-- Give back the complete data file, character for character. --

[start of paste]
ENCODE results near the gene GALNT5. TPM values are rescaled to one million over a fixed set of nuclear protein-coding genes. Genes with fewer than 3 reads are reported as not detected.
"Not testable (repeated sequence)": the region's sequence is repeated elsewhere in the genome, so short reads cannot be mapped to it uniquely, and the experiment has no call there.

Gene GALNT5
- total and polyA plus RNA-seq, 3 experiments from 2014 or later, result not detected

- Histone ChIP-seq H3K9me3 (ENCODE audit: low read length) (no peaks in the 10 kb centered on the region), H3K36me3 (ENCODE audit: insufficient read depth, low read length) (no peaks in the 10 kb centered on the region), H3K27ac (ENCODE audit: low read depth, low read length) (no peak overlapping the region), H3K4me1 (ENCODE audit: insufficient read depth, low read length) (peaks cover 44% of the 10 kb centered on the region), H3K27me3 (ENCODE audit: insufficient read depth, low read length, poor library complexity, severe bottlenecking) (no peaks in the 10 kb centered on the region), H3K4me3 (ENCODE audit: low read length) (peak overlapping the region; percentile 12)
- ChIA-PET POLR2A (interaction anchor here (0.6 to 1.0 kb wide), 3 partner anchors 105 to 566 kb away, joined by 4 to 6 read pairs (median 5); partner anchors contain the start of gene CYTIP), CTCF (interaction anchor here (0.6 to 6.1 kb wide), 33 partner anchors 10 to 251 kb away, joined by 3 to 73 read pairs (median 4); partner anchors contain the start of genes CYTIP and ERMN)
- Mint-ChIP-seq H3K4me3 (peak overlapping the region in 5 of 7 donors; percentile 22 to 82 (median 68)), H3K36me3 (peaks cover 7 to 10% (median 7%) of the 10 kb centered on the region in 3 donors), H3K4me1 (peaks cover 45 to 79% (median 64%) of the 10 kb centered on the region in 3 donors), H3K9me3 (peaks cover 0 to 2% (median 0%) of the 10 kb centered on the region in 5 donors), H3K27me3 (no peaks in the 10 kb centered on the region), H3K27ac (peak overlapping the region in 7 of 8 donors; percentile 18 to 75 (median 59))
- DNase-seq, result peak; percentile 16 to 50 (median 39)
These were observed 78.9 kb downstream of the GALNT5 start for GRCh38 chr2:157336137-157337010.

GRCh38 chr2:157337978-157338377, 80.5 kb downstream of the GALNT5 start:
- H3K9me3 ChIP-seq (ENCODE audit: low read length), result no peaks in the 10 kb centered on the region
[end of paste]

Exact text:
ENCODE results near the gene GALNT5. TPM values are rescaled to one million over a fixed set of nuclear protein-coding genes. Genes with fewer than 3 reads are reported as not detected.
"Not testable (repeated sequence)": the region's sequence is repeated elsewhere in the genome, so short reads cannot be mapped to it uniquely, and the experiment has no call there.

Gene GALNT5
- total and polyA plus RNA-seq, 3 experiments from 2014 or later, result not detected

- Histone ChIP-seq H3K9me3 (ENCODE audit: low read length) (no peaks in the 10 kb centered on the region), H3K36me3 (ENCODE audit: insufficient read depth, low read length) (no peaks in the 10 kb centered on the region), H3K27ac (ENCODE audit: low read depth, low read length) (no peak overlapping the region), H3K4me1 (ENCODE audit: insufficient read depth, low read length) (peaks cover 44% of the 10 kb centered on the region), H3K27me3 (ENCODE audit: insufficient read depth, low read length, poor library complexity, severe bottlenecking) (no peaks in the 10 kb centered on the region), H3K4me3 (ENCODE audit: low read length) (peak overlapping the region; percentile 12)
- ChIA-PET POLR2A (interaction anchor here (0.6 to 1.0 kb wide), 3 partner anchors 105 to 566 kb away, joined by 4 to 6 read pairs (median 5); partner anchors contain the start of gene CYTIP), CTCF (interaction anchor here (0.6 to 6.1 kb wide), 33 partner anchors 10 to 251 kb away, joined by 3 to 73 read pairs (median 4); partner anchors contain the start of genes CYTIP and ERMN)
- Mint-ChIP-seq H3K4me3 (peak overlapping the region in 5 of 7 donors; percentile 22 to 82 (median 68)), H3K36me3 (peaks cover 7 to 10% (median 7%) of the 10 kb centered on the region in 3 donors), H3K4me1 (peaks cover 45 to 79% (median 64%) of the 10 kb centered on the region in 3 donors), H3K9me3 (peaks cover 0 to 2% (median 0%) of the 10 kb centered on the region in 5 donors), H3K27me3 (no peaks in the 10 kb centered on the region), H3K27ac (peak overlapping the region in 7 of 8 donors; percentile 18 to 75 (median 59))
- DNase-seq, result peak; percentile 16 to 50 (median 39)
These were observed 78.9 kb downstream of the GALNT5 start for GRCh38 chr2:157336137-157337010.

GRCh38 chr2:157337978-157338377, 80.5 kb downstream of the GALNT5 start:
- H3K9me3 ChIP-seq (ENCODE audit: low read length), result no peaks in the 10 kb centered on the region